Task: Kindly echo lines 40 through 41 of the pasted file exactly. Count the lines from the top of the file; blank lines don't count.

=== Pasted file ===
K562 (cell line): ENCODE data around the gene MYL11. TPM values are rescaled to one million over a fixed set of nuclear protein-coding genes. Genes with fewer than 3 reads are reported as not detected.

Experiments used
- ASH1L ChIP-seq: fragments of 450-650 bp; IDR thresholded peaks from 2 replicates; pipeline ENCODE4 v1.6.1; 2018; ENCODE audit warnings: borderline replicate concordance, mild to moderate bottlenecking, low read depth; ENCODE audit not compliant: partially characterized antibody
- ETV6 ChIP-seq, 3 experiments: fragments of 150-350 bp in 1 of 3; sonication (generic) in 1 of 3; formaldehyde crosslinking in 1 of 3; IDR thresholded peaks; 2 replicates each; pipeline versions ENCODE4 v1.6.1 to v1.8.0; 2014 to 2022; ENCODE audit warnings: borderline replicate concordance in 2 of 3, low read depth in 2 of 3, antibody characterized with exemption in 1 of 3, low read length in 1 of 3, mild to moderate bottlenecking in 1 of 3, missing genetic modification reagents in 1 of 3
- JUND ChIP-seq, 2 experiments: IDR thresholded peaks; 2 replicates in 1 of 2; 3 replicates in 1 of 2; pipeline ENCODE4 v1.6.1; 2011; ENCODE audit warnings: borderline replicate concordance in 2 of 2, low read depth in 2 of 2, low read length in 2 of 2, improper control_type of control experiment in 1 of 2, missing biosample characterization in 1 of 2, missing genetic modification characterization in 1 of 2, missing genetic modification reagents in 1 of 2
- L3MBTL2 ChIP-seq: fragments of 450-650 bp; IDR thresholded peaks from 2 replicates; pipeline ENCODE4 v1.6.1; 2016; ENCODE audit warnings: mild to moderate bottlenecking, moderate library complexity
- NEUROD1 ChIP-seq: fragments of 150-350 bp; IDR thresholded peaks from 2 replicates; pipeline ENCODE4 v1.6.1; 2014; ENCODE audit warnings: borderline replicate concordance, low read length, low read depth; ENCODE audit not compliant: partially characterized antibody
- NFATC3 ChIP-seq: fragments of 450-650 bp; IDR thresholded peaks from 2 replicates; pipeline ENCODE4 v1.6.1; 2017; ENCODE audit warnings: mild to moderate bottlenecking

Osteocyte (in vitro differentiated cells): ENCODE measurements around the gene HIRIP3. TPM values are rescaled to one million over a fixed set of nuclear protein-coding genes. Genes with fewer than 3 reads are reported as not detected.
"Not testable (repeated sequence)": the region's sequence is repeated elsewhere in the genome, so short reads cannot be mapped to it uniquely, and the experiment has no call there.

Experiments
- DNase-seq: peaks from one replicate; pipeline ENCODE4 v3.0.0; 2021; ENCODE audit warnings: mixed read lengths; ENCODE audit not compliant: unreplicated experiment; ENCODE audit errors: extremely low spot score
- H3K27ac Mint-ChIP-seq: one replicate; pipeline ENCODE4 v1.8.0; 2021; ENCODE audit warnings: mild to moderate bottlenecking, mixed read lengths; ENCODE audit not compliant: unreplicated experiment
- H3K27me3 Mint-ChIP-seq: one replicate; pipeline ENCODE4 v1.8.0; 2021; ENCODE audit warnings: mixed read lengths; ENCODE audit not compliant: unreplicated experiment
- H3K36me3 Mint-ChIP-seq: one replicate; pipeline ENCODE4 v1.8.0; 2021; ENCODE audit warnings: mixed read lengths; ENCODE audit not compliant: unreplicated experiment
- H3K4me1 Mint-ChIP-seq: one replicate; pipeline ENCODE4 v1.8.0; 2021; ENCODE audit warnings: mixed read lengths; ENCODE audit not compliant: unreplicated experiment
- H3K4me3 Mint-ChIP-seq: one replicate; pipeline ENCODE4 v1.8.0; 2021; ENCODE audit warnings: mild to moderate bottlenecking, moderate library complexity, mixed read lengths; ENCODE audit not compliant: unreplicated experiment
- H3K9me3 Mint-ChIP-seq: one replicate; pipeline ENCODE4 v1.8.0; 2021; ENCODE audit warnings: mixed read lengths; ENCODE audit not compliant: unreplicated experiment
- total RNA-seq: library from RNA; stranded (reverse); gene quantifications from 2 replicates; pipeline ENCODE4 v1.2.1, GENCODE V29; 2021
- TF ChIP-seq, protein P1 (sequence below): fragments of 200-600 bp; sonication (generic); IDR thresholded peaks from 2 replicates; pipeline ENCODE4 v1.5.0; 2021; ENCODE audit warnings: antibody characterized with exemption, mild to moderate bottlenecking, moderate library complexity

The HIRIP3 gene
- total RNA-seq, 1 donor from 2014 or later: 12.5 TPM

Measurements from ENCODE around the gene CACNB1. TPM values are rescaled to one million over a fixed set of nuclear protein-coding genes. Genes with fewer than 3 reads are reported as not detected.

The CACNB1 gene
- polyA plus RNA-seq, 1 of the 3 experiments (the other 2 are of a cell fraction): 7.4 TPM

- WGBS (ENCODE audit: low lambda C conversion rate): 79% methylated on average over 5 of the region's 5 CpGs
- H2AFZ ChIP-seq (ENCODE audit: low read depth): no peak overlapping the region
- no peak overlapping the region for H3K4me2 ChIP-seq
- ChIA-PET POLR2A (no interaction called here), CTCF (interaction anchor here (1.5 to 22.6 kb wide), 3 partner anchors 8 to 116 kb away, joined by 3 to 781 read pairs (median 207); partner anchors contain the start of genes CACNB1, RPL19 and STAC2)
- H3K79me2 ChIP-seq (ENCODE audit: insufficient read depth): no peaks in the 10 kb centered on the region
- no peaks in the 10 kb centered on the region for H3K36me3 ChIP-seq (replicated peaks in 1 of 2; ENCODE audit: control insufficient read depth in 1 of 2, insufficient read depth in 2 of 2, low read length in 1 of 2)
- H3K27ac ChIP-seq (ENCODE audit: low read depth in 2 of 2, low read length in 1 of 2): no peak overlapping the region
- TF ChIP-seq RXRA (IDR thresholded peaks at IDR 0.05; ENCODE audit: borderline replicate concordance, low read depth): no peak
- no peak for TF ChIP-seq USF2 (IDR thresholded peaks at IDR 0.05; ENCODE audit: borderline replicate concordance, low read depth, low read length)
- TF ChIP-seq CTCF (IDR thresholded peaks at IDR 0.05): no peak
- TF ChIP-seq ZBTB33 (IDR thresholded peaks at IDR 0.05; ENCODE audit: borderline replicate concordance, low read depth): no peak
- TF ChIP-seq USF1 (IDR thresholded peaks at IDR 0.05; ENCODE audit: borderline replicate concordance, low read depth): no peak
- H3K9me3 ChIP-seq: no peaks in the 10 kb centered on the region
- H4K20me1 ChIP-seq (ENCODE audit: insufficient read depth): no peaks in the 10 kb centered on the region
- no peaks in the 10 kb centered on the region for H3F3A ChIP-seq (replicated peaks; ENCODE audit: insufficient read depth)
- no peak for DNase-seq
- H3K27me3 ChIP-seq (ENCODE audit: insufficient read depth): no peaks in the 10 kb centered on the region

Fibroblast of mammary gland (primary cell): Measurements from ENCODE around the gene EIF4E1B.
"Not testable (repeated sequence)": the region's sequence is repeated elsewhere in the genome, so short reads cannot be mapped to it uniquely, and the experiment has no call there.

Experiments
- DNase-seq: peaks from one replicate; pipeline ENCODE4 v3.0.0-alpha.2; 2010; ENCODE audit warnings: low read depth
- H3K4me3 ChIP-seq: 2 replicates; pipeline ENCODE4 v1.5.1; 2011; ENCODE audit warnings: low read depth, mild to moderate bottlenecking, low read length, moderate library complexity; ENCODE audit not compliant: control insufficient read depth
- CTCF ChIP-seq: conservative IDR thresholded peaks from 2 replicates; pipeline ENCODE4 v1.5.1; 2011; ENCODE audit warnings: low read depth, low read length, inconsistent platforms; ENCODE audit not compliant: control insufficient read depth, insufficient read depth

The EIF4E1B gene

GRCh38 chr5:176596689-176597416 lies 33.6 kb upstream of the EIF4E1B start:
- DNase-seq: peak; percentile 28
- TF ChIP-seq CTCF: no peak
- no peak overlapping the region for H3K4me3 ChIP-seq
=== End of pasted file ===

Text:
- no peaks in the 10 kb centered on the region for H3F3A ChIP-seq (replicated peaks; ENCODE audit: insufficient read depth)
- no peak for DNase-seq